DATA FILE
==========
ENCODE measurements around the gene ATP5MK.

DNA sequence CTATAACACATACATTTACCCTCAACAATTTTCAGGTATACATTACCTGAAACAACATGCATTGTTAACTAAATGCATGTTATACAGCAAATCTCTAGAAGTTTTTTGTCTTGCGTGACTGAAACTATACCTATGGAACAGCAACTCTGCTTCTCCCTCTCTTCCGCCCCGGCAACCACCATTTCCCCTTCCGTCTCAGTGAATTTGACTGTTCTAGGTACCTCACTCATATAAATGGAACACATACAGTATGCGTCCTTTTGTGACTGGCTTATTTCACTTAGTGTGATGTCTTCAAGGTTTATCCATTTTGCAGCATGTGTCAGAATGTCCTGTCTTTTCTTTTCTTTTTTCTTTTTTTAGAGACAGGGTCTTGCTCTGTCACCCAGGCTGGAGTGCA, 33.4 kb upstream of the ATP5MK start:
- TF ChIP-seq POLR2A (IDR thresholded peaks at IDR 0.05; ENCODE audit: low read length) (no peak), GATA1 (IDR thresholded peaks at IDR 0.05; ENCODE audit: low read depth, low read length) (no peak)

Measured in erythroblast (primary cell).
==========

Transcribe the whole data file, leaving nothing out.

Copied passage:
ENCODE measurements around the gene ATP5MK.

DNA sequence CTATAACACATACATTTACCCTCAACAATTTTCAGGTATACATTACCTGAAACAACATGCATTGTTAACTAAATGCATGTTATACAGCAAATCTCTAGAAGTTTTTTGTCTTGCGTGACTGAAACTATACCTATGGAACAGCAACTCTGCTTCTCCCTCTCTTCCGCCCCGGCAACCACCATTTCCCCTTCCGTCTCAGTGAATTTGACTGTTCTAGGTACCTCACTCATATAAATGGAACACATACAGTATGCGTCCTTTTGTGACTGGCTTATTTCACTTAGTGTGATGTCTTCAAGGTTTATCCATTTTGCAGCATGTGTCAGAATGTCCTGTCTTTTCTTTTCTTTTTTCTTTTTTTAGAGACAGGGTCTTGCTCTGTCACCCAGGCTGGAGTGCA, 33.4 kb upstream of the ATP5MK start:
- TF ChIP-seq POLR2A (IDR thresholded peaks at IDR 0.05; ENCODE audit: low read length) (no peak), GATA1 (IDR thresholded peaks at IDR 0.05; ENCODE audit: low read depth, low read length) (no peak)

Measured in erythroblast (primary cell).